Perhaps knowing that the Best Actor race is a tad thin, perhaps hoping for some sentiment, Sony has announced The Comedian is being released in December in hopes Robert de Niro might land in the Best Actor circle.
The last time De Niro was nominated for Best Actor was in 1991 for his performance in Cape Fear (1991) for director Martin Scorsese. He earned a nod for Supporting Actor just a few years ago in Silver Linings Playbook (2012), but his work since the mid-nineties has been weak to say the least.
At one point in his career, the period 1973-1991, De Niro was among the most exciting actors in American cinema. His performances in Mean Streets (1973), his superb young Vito in The Godfather Part II (1974), the searing Taxi Driver (1976), The Deer Hunter (1978), his Oscar winning work in Raging Bull (1980), The King of Comedy (1983), Once Upon a Time in America (1984), The Untouchables (1987), Angel Heart (1987), Awakenings (1990), Goodfellas (1990), and the aforementioned Cape Fear (1991) led audiences and critics to await each new performance anxiously. Today they do no such thing, as his work has become predictable, as he panders to the audience with over the top work that is sometimes, frankly, embarrassing. It is like watching another actor portray a caricature of De Niro.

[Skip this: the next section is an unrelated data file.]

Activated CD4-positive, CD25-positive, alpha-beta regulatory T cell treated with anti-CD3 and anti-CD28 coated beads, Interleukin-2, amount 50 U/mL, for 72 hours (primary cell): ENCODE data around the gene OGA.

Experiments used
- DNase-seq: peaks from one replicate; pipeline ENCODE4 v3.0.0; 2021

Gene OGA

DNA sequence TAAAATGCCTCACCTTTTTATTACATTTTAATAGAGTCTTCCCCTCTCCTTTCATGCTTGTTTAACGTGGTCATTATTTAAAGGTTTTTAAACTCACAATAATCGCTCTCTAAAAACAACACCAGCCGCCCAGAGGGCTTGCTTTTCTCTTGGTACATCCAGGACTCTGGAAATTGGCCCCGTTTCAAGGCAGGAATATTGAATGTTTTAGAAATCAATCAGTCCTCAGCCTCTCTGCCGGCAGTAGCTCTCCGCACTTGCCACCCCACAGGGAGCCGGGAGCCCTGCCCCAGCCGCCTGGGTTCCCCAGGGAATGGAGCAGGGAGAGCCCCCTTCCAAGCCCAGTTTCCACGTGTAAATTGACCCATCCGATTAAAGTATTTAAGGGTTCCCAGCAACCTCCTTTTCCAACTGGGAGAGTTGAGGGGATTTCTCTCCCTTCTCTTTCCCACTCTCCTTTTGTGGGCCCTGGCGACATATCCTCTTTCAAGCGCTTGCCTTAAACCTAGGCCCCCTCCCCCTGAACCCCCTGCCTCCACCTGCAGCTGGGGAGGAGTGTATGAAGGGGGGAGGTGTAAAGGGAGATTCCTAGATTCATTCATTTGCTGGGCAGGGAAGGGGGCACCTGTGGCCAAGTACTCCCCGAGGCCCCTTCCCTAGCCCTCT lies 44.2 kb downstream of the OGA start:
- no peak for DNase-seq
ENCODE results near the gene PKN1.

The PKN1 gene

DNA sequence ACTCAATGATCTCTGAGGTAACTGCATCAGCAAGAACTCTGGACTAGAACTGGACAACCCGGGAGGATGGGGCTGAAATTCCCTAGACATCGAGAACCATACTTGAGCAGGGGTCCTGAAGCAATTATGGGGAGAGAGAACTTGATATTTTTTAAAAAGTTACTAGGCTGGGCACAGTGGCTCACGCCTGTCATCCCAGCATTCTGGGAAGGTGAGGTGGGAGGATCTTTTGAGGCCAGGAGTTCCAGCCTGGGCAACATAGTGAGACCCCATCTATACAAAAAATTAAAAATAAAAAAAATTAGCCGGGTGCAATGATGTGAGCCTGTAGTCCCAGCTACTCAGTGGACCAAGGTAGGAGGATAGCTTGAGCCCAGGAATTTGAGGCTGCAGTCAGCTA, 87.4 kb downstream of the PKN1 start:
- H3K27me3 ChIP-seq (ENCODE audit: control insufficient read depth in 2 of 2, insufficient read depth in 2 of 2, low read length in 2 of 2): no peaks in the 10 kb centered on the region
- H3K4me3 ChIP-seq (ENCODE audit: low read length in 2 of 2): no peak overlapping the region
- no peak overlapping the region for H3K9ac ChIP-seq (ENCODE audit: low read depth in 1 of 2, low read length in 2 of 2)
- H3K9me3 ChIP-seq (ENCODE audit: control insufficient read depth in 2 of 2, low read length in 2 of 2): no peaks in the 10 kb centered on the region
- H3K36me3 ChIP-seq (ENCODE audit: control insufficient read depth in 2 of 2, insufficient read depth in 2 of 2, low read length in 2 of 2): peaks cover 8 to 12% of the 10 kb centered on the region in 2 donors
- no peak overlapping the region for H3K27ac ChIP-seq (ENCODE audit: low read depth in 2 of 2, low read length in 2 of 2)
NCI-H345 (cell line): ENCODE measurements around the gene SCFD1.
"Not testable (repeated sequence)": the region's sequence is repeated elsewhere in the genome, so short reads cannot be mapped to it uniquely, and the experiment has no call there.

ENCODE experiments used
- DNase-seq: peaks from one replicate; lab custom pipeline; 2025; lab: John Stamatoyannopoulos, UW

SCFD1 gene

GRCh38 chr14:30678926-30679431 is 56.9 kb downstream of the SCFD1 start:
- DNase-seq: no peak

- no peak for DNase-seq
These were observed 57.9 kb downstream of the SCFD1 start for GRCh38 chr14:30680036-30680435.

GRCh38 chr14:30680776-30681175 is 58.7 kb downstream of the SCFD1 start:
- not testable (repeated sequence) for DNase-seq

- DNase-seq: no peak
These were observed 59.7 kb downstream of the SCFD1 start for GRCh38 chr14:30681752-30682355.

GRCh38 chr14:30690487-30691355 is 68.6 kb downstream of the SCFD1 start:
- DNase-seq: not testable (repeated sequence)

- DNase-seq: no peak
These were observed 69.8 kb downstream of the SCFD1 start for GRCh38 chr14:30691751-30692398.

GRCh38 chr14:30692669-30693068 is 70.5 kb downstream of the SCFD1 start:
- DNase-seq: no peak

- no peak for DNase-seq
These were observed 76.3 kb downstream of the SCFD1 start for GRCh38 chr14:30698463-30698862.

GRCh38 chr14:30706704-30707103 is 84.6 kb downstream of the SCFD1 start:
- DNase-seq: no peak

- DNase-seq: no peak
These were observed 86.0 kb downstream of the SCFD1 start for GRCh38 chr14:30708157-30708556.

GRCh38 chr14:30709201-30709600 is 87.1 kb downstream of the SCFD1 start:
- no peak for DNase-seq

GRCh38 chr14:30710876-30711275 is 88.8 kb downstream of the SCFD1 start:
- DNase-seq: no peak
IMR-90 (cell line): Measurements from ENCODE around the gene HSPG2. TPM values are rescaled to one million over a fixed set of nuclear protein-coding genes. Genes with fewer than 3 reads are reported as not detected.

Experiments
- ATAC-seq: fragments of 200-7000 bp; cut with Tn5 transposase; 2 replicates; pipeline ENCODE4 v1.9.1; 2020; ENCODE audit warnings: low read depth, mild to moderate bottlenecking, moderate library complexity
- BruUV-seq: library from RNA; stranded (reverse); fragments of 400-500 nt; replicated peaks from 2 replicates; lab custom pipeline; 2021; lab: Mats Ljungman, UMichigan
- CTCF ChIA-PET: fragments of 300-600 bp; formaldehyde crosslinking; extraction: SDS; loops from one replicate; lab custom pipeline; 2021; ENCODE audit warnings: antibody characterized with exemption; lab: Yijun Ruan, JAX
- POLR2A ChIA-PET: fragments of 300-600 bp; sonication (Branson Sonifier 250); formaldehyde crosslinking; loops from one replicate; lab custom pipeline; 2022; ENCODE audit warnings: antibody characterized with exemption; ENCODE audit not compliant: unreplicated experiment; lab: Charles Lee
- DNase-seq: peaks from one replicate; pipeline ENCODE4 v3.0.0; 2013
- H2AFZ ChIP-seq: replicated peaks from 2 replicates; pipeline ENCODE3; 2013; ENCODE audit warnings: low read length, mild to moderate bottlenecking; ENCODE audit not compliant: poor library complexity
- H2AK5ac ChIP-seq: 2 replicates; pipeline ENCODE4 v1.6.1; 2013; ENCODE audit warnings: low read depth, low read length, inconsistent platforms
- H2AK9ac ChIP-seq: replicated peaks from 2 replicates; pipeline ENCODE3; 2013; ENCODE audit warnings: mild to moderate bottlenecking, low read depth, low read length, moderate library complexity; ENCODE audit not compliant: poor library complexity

There were flashes of his former brilliance in American Hustle (2013) where he portrayed a Miami gangster who comes to New Jersey for a brief meeting. The intensity De Niro brought to those few moments was alarming, electrifying to watch, but simply not enough to elevate him back to his lofty status that has been long gone for quite some time.
In ‘The Comedian’ he portrays an elderly former TV star who cannot shake the character he portrayed for years and which audiences loved. Though he wants to move on, the beloved character will not go away, nor will the love people had for him. It reminds me of what Art Carney must have endured after The Honeymooners, for even after he won an Oscar in Harry and Tonti (1974) he was forever Ed Norton. And Lucille Ball, a gifted comedian if there ever was one, could not really escape what she and Desi Arnaz created in the fifties. Could Jerry Seinfeld ever be thought of as anyone other than Jerry….nope, and he knows it.
Neil Simon wrote a variation of this subject matter in the seventies entitled The Sunshine Boys (1975) which was made into a very good film with Walter Matthau and George Burns (who won an Oscar). The two portrayed old vaudevillians who hate each other but are re-united for a TV show. Better is the criminally under appreciated The Comic (1969) with Dick Van Dyke, Oscar nomination worthy as a silent screen actor who cannot make the transition to sound because he is beloved for what he was in the silent era.
‘The Comedian’ went through a lot of back and forth pre-production before it finally started shooting. At one point, Sean Penn was going to direct De Niro in the film, it was then set for 2017 release, but has been bumped since Sony believes they have something. Could we see De Niro in the running for Best Actor again? Let’s hope so.
Read More: The Best Performances of Robert De Niro